The negotiations since the election have in part been a process of inclusion; particularly ensuring the each group in a network (or coalition) believes their goals have been heard. When groups do not feel part of the network, they are more likely to focus on individually rational goals rather than collective benefit.

As Prime Minister David Cameron will have to manage this carefully. The payoff comes from the greater generosity humans tend to show toward those they recognise as part of the same group, in comparison to their treatment of 'outsiders'.


Involvement is not of saying 'do you wanna be in my gang'? Groups must feel they are involved and are genuinely heard; they must feel they have a recognized stake in the process. The benefits of a genuinely felt involvement entails genuine and direct input into a collective process rather than having a pre-defined role within a pre-existing structure foisted upon an individual or group in the name of cooperation.

Both Party leaders will need to carefully manage the involvement of different groups within their own party and work to overcome the tendency to form cliques along party lines that will inevitably undermine the coalition. If successful the coalition will be able to draw on the more powerful autonomous motivation and resulting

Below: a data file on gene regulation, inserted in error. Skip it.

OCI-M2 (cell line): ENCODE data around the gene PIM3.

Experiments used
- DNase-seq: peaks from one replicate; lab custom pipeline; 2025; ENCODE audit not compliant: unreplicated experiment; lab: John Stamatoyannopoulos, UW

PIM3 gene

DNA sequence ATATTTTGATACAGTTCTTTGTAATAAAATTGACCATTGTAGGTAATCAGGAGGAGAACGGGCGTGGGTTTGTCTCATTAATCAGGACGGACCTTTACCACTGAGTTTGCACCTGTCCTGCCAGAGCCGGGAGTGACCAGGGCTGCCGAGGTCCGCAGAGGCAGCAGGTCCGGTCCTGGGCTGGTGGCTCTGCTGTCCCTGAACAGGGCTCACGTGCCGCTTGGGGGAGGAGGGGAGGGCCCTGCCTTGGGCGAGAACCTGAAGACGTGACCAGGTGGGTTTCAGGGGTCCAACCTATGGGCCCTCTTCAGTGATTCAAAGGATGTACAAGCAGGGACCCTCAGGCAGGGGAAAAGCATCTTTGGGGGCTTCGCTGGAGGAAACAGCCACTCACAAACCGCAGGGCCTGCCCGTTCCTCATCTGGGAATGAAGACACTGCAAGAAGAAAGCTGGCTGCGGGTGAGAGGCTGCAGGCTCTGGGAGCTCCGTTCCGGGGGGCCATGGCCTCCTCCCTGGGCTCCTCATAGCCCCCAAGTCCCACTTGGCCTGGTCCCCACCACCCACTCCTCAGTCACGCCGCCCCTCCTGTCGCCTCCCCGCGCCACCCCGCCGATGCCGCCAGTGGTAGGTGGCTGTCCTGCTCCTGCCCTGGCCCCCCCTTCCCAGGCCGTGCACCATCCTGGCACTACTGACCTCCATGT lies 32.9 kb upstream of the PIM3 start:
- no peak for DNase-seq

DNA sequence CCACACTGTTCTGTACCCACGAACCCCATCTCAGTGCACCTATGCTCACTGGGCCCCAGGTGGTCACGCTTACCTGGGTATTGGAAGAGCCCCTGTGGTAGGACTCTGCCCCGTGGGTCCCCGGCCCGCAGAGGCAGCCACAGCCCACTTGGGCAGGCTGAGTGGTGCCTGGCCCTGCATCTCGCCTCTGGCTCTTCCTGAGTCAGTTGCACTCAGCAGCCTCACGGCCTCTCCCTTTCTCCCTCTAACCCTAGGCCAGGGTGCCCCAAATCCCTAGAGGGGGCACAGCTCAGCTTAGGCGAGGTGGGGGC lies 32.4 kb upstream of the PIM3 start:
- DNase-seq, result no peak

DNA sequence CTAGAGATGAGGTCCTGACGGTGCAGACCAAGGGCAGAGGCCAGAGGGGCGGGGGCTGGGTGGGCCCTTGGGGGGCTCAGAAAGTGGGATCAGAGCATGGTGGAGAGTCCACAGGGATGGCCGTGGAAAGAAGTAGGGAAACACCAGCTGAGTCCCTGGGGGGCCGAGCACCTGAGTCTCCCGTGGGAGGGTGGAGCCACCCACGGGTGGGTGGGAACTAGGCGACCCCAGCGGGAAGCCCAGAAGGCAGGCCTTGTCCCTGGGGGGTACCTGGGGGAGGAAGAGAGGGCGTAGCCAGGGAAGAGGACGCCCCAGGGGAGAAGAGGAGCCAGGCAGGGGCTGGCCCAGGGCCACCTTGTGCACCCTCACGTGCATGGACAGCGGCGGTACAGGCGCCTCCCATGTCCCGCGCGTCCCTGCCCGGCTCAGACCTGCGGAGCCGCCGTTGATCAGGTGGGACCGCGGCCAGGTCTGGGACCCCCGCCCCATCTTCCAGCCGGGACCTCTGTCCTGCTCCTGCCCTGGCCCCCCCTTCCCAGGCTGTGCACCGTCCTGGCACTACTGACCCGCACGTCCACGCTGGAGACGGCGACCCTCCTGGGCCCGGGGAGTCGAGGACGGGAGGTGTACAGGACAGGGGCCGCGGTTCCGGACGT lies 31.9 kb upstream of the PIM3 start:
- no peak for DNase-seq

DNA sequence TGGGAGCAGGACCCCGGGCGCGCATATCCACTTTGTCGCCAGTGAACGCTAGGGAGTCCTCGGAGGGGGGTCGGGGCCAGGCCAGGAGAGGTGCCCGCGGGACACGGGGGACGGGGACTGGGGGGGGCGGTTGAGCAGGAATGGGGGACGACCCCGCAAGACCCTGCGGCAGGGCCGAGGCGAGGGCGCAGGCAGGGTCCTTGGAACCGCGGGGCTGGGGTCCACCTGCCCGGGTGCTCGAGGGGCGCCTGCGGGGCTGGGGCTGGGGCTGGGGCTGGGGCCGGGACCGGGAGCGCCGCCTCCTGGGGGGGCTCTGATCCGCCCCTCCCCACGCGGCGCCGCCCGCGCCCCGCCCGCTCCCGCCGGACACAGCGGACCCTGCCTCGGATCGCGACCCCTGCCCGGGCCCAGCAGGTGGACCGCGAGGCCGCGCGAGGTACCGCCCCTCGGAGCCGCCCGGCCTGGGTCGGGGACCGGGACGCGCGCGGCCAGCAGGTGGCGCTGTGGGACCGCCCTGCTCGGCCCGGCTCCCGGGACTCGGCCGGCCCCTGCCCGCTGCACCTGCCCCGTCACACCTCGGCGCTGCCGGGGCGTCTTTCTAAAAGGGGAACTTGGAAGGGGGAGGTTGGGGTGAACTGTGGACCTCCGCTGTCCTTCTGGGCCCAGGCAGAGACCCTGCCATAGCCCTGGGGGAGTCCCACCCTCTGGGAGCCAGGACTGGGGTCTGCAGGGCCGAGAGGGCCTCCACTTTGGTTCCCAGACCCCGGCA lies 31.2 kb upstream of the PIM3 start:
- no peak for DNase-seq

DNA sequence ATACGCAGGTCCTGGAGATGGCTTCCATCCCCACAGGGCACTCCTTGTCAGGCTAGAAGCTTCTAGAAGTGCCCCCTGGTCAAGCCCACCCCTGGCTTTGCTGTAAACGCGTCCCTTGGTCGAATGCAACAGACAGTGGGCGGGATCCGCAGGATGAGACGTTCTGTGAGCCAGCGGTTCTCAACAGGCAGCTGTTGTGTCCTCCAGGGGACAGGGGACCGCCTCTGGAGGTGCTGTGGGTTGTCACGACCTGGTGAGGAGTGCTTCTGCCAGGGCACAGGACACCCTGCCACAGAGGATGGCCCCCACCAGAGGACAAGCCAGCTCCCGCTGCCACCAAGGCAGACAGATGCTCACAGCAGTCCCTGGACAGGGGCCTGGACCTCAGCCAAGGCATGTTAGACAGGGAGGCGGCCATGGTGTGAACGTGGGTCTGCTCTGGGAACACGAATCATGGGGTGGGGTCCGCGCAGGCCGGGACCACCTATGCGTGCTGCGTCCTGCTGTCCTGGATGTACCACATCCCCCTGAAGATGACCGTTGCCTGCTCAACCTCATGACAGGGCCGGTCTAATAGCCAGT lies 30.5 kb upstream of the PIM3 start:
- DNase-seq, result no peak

stronger adherence.


Involvement in a decision has the potential to create a more effective outcome and draw on local knowledge, as shown by Elinor Ostrom's Nobel Prize winning work in economics. In addition the ability to know what others are doing provides a means to monitor if others are acting in the agreed manner. Frey and Bohnet have shown the benefit of communication in significantly increasing
cooperation within 'in groups'.

Holders of senior positions in the coalition will need to recognise the importance of genuinely sharing knowledge and consciously avoiding the reliance on party lines of communication if this is to be an
effective coalition. Isolating individuals will undermine the coalition, where as the sense of relatedness to others, and their subsequent recognition of competence have been shown to be key parts of sustainable behaviour change.